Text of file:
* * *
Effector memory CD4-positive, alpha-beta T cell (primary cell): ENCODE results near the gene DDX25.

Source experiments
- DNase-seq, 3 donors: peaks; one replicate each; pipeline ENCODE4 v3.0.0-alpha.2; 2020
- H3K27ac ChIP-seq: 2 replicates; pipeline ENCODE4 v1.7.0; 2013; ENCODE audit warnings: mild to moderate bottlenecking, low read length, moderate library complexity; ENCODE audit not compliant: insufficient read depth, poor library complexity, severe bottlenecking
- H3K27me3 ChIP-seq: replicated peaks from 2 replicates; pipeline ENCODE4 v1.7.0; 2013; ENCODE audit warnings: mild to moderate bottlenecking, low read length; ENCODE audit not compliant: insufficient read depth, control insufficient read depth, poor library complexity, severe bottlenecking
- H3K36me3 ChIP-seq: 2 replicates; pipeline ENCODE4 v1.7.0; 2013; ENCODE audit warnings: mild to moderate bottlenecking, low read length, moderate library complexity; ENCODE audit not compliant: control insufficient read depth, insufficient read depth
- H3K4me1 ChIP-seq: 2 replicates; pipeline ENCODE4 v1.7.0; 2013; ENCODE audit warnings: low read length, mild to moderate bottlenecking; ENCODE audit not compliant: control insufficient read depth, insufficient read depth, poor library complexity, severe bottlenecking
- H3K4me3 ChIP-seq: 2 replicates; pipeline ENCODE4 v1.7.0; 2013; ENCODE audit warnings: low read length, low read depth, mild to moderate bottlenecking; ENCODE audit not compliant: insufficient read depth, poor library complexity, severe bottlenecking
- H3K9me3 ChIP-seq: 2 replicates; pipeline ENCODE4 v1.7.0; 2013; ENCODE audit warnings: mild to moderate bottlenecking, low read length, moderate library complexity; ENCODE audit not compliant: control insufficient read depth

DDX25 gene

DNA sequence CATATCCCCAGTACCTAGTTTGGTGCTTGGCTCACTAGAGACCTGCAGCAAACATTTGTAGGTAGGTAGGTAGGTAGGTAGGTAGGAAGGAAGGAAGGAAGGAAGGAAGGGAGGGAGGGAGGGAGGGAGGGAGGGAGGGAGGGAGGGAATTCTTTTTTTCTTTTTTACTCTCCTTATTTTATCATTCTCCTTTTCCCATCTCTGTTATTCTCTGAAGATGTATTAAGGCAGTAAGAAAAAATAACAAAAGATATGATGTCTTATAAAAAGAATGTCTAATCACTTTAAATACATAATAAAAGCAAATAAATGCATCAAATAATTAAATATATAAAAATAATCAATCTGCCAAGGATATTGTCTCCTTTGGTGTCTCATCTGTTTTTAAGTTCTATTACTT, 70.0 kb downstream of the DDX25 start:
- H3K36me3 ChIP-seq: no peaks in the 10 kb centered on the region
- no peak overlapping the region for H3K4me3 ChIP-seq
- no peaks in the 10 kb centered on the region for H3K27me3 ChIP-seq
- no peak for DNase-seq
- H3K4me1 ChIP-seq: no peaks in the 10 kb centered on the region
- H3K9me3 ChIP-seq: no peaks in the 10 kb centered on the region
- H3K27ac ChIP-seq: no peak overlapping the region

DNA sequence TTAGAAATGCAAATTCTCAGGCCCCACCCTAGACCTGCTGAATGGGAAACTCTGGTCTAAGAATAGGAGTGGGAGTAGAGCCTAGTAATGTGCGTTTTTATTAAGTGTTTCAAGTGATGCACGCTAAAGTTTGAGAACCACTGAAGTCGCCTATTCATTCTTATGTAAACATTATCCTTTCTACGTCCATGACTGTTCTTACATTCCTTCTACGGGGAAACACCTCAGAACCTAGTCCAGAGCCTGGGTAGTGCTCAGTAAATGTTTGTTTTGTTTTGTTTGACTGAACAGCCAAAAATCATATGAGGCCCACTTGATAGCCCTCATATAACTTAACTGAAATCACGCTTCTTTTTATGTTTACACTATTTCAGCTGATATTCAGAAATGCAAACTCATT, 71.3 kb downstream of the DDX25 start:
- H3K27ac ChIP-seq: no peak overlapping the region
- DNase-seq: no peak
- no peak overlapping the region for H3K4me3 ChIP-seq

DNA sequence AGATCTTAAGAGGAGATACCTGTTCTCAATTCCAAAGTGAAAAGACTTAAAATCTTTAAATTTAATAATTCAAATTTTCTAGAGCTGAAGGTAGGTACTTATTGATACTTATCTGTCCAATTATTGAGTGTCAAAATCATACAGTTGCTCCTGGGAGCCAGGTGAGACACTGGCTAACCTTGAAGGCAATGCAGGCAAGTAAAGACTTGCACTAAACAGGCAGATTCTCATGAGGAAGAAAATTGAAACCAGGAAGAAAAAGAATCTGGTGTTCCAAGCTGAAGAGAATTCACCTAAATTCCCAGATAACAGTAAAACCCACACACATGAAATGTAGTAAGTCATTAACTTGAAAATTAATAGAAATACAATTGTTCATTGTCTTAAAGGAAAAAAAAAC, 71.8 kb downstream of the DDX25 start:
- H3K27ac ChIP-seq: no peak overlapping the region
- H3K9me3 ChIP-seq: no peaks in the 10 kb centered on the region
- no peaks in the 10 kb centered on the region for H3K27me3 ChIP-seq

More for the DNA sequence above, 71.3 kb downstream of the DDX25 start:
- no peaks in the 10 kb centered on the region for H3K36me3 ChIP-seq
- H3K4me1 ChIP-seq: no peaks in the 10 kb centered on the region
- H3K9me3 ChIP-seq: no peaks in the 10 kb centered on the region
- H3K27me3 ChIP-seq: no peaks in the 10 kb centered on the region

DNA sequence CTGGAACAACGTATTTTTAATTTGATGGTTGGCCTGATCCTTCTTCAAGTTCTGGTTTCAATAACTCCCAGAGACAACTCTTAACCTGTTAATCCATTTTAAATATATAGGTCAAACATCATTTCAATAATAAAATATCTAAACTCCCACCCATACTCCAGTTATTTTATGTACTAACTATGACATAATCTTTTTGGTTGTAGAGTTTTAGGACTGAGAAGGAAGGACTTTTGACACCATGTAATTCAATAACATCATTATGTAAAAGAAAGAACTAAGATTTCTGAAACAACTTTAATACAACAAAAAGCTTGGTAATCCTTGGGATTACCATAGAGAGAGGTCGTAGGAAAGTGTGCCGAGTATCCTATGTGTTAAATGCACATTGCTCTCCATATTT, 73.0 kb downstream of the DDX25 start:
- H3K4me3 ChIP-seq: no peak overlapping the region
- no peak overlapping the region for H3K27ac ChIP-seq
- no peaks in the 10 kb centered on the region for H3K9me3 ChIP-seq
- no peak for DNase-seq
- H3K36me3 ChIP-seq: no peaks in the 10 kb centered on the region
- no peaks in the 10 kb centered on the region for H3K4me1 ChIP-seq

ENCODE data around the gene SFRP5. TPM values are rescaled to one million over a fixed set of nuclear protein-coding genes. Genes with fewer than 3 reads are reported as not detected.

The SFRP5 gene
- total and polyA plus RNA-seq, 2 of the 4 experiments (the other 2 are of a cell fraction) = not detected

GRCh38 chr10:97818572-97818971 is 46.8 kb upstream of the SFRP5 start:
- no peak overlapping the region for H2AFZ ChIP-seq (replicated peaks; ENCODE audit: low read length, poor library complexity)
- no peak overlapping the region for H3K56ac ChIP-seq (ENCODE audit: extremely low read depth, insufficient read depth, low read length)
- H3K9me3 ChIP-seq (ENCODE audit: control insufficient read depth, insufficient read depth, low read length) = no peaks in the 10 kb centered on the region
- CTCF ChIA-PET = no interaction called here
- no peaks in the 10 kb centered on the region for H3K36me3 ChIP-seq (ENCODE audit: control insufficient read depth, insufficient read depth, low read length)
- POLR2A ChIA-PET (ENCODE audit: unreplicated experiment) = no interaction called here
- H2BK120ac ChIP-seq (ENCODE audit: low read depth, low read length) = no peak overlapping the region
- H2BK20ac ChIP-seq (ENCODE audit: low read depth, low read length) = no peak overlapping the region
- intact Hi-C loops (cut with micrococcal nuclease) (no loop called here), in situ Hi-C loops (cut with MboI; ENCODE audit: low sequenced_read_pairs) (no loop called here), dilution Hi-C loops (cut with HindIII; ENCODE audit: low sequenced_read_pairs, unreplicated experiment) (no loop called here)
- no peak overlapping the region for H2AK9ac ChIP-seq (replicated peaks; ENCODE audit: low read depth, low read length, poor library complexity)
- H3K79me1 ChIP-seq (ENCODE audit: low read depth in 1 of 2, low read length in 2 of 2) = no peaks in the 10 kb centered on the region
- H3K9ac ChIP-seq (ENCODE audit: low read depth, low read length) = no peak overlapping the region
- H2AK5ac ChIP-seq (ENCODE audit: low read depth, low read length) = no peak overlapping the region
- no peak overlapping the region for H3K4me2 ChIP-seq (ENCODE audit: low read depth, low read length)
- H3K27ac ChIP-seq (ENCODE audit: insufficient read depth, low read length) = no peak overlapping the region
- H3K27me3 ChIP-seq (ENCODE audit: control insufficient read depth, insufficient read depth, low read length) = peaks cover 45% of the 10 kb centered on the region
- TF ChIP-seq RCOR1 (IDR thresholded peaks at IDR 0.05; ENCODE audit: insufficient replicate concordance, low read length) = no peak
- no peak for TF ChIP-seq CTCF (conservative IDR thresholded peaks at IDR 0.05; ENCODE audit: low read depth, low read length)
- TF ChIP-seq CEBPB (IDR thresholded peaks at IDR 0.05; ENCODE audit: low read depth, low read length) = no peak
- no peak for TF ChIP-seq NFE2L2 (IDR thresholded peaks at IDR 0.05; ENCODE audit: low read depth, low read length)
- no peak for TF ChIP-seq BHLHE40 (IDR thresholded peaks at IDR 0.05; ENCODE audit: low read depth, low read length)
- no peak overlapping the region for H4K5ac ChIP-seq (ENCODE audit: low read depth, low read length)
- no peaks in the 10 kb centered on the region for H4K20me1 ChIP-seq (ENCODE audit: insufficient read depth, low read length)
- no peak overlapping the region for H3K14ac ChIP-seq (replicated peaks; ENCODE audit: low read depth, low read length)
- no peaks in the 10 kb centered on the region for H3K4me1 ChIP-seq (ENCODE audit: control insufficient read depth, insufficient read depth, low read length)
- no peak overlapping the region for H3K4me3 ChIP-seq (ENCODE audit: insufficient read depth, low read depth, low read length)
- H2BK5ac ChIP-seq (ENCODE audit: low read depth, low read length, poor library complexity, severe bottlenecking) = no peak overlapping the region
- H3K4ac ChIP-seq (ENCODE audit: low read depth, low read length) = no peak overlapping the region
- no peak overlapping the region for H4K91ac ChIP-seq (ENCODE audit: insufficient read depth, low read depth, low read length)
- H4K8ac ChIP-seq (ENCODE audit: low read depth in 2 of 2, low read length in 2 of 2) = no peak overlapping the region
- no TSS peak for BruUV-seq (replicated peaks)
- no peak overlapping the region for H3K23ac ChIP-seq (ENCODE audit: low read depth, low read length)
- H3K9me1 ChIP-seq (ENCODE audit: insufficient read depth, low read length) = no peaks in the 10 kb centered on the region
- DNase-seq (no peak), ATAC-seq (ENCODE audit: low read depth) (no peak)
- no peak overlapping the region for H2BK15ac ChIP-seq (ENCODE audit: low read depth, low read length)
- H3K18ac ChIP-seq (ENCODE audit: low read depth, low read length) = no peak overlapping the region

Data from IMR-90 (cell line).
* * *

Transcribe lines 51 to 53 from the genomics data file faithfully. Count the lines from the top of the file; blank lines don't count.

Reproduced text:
- intact Hi-C loops (cut with micrococcal nuclease) (no loop called here), in situ Hi-C loops (cut with MboI; ENCODE audit: low sequenced_read_pairs) (no loop called here), dilution Hi-C loops (cut with HindIII; ENCODE audit: low sequenced_read_pairs, unreplicated experiment) (no loop called here)
- no peak overlapping the region for H2AK9ac ChIP-seq (replicated peaks; ENCODE audit: low read depth, low read length, poor library complexity)
- H3K79me1 ChIP-seq (ENCODE audit: low read depth in 1 of 2, low read length in 2 of 2) = no peaks in the 10 kb centered on the region